Songs from the Southern Seas and Other Poems/The Wreck of the Atlantic
THE WRECK OF THE ATLANTIC.
FOR months and years, with penury and want
And heart-sore envy did they dare to cope;
And mite by mite was saved from earnings scant,
To buy, some future day, the God-sent hope.
They trod the crowded streets of hoary towns,
Or tilled from year to year the wearied fields,
And in the shadow of the golden crowns
They gasped for sunshine and the health it yields.
They turned from homes all cheerless, child and man.
With kindly feelings only for the soil,
And for the kindred faces, pinched and wan,
That prayed, and stayed, unwilling, at their toil.
They lifted up their faces to the Lord,
And read His answer in the westering sun
That called them ever as a shining word,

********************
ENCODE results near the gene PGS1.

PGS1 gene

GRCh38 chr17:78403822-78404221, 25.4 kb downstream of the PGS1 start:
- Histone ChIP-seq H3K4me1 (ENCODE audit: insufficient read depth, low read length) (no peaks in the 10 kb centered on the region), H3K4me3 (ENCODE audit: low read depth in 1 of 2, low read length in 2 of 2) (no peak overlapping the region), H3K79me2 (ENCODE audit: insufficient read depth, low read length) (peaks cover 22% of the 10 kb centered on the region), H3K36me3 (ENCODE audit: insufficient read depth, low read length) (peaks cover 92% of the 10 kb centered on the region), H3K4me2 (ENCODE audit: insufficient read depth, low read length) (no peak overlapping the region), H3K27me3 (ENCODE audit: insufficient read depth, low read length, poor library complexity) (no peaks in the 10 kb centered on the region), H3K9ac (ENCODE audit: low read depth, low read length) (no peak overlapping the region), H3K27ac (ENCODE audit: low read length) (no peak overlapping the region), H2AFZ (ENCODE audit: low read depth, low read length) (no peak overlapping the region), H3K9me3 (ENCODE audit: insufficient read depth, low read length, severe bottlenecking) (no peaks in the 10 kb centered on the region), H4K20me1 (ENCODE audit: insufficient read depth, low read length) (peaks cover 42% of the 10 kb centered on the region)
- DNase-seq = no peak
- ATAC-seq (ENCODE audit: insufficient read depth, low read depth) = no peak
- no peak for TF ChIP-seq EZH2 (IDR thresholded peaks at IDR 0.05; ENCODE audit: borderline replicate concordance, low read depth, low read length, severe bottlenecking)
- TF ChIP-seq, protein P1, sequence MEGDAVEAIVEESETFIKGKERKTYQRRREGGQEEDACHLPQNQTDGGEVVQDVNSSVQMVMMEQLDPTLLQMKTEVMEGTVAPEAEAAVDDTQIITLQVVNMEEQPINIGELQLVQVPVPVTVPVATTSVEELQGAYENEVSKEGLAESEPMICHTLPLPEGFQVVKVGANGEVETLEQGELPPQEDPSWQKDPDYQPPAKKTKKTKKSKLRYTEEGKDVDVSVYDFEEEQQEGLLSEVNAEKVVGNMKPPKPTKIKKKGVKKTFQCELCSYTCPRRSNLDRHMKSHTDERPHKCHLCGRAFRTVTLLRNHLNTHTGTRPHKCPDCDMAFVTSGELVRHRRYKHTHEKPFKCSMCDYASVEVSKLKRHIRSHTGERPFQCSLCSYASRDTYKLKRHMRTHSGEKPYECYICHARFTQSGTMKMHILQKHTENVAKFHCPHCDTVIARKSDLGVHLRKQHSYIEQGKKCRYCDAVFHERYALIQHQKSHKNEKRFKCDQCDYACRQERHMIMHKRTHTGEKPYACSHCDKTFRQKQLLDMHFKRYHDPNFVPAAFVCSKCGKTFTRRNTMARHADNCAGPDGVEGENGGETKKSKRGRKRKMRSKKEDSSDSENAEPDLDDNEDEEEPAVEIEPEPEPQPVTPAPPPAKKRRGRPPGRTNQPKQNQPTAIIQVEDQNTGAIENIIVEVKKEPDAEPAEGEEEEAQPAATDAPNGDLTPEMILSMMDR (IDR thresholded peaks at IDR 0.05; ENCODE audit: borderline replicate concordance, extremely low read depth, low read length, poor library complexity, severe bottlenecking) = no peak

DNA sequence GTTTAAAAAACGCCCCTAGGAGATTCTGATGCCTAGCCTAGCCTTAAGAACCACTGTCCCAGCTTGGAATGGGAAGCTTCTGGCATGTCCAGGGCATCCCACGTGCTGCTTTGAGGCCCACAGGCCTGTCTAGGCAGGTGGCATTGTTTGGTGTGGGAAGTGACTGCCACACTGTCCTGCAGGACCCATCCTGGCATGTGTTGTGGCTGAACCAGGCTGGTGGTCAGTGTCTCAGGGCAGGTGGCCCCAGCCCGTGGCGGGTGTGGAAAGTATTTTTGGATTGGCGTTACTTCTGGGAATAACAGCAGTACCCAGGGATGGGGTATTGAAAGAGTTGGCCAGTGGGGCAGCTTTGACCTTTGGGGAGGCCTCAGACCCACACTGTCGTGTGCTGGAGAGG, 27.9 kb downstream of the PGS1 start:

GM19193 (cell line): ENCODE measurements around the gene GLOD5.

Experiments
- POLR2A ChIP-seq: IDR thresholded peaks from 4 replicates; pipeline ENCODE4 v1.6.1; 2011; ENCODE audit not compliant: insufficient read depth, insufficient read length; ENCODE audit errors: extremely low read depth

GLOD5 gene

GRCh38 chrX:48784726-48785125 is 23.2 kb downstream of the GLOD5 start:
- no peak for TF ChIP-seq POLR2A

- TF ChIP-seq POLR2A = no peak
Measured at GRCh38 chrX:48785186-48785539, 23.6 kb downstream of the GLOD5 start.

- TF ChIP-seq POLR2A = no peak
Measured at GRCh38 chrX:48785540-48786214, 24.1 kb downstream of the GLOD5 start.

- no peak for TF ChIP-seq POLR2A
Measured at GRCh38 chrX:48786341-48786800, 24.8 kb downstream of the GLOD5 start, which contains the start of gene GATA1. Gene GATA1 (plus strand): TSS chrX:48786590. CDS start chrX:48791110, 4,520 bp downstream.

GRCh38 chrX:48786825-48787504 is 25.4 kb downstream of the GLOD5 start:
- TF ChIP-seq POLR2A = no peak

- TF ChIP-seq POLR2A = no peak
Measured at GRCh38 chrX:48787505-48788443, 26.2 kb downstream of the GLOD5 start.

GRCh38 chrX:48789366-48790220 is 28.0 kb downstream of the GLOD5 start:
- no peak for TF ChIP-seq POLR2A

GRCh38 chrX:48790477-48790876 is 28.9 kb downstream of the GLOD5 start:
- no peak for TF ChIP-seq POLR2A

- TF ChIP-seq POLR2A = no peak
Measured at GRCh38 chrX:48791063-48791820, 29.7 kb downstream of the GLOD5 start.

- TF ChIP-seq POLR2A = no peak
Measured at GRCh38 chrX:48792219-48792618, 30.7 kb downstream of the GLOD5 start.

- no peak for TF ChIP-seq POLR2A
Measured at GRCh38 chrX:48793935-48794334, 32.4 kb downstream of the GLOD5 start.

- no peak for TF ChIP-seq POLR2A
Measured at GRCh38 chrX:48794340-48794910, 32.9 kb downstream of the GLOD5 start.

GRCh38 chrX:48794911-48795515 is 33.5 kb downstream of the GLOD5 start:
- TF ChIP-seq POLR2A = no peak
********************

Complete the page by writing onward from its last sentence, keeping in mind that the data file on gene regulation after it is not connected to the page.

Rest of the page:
And beckoned seaward as the rivers run.
They looked their last, wet-eyed, on Swedish hills,
On German villages and English dales;
Like brooks that grow from many mountain rills
The peasant-stream flowed out from Irish vales.
Their grief at parting was not all a grief,
But blended sweetly with the joy to come,
When from full store they spared the rich relief
To gladden all the dear ones left at home.
"We thank thee, God!" they cried;" the cruel gate
That barred our lives has swung beneath Thy hand;
Behind our ship now frowns the cruel fate,
Before her smiles the teeming Promised Land!"
Alas! when shown in mercy or in wrath,
How weak we are to read God's awful lore!
His breath protected on the stormy path,
And dashed them lifeless on the promised shore!
His hand sustained them in the parting woe,
And gave bright vision to the heart of each;
His waters bore them where they wished to go,
Then swept them seaward from the very beach!
Their home is reached, their fetters now are riven,
Their humble toil is o'er,—their rest has come;
A land was promised and a land is given,—
But, oh! God help the waiting ones at home!